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Third wind farm proposed for county  

Credit:  Jennifer Bailey | Commercial-News | September 12, 2020 | www.commercial-news.com ~~

DANVILLE – Vermilion County’s third wind farm recently kicked off its development phase, which includes land acquisition.

A press release from Tri Global Energy states this would be the region’s largest wind project.

A 255-megawatt, 15,000-acre wind project, Vermilion Wind, projected to be the largest in East Central Illinois, has commenced its development phase in Vermilion County with several key milestones in place, according to the press release.

The wind development project is spearheaded by national renewable energy leader, Tri Global Energy, which develops and owns wind, solar and energy storage projects in Illinois, Indiana, Texas, Nebraska and Virginia.

Tri Global Energy (TGE) has long been the largest developer of wind power in Texas, the state which leads the U.S. in production of wind energy. However, Illinois ranks sixth in the country for wind power production, and TGE’s founder and chairman, John Billingsley, feels the state is poised to reap even more benefits through harnessing its assets for the development of wind energy, the press release states.

“We have been able to form beneficial relationships with more than 3,500 participating landowners and community investors in Texas,” Billingsley said. “We’ve found the same great land resources and entrepreneurial spirit here in Vermilion County, and this project will pay benefits locally for decades to come.”

The Vermilion Wind project is located just south of the Little Vermilion River, between Georgetown and Ridge Farm. Wind, utility interconnection and preliminary environmental studies are under way. Development efforts are expected to continue over the next two to three years.

The TGE Vermilion County wind project is led by project manager, Pete Boever, who is onsite and meeting with land and homeowners.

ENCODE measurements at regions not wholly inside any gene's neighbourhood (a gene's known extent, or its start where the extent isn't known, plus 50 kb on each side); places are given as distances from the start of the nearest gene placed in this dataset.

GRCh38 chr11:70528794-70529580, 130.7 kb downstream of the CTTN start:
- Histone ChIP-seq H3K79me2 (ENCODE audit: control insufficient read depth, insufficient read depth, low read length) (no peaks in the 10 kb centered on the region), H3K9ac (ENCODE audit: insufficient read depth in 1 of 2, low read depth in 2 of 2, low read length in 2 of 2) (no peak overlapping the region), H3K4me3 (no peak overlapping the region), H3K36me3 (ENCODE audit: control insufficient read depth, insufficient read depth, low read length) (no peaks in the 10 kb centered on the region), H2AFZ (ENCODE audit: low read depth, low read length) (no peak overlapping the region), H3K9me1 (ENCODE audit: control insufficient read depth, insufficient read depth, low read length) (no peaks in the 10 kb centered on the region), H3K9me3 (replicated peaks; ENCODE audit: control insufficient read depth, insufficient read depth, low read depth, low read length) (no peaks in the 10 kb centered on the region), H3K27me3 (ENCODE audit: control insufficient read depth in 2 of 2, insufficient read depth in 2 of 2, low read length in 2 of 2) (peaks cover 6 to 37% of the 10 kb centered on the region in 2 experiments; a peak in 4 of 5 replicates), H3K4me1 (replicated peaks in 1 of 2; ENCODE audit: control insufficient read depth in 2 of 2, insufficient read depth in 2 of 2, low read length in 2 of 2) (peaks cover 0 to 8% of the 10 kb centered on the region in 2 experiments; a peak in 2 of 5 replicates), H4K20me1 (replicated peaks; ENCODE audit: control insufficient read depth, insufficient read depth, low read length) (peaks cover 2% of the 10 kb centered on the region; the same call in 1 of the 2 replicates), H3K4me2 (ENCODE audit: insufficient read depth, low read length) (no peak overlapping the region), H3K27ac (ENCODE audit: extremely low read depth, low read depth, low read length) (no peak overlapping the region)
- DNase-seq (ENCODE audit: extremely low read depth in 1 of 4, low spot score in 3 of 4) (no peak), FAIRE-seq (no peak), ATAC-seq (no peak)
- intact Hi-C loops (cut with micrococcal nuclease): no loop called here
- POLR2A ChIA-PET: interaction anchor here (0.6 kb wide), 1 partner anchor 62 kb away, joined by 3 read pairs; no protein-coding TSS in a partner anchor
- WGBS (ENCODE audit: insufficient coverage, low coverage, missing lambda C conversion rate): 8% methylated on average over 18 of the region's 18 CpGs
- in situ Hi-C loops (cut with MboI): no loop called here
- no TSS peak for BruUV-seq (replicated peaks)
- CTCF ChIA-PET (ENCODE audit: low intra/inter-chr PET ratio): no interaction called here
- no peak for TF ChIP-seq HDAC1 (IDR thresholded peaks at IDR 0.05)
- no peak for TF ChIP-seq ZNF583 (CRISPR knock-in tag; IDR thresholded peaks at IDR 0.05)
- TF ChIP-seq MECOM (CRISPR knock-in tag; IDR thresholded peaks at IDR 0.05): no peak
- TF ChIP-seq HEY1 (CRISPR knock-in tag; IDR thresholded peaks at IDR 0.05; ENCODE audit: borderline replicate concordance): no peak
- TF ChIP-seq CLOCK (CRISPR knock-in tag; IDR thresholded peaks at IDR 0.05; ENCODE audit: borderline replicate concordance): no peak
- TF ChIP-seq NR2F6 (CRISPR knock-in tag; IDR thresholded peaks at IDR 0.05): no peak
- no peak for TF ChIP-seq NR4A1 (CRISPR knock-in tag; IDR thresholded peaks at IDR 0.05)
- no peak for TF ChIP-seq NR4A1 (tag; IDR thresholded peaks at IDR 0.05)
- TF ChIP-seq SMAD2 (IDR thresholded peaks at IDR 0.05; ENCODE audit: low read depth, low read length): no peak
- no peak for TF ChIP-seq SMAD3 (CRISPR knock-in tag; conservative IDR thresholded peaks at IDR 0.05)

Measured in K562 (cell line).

“Land acquisition will continue through 2020, even though a majority of leases will be signed by mid-October 2020,” Boever said.

“Transmission easements and good neighbor agreements will follow the initial lease-signing efforts. We look forward to working with the Vermilion community to cooperatively develop this project with them and to generating meaningful economic opportunity for project participants and the surrounding region.”

Boever and his team estimate that during the next 25 years, Vermilion Wind will generate approximately $55 million in landowner payments along with an estimated $47 million in tax revenues for local schools, roads and more. During the estimated six-to-nine-month construction phase, about 150 full-time jobs will be created.

Vermilion County Board Chairman Larry Baughn said, “They have not done anything formal with us,” referring to the required permitting process.

The county’s other two wind farms are outside Rossville and on Route 49.

Tri Global Energy is an independent renewable energy originator and developer in the U.S. The company is a leading wind developer in Texas and among the top five in the U.S. for projects under construction. More than 4,000 megawatts of TGE’s renewable energy projects are either in late stage development, financing, construction or operation, including wind, solar and energy storage projects.

Founded in 2009, Tri Global Energy’s mission is to improve communities through local economic development generated by originating and commercializing renewable energy projects.

Tri Global Energy is headquartered in Dallas with regional development offices in Lubbock, Texas; El Paso and Forreston, Ill.; and Reynolds and Hartford City, Ind. For more information, visit www.triglobalenergy.com.

Source:  Jennifer Bailey | Commercial-News | September 12, 2020 | www.commercial-news.com

This article is the work of the source indicated. Any opinions expressed in it are not necessarily those of National Wind Watch.

The copyright of this article resides with the author or publisher indicated. As part of its noncommercial effort to present the environmental, social, scientific, and economic issues of large-scale wind power development to a global audience seeking such information, National Wind Watch endeavors to observe “fair use” as provided for in section 107 of U.S. Copyright Law and similar “fair dealing” provisions of the copyright laws of other nations. Send requests to excerpt, general inquiries, and comments via e-mail.

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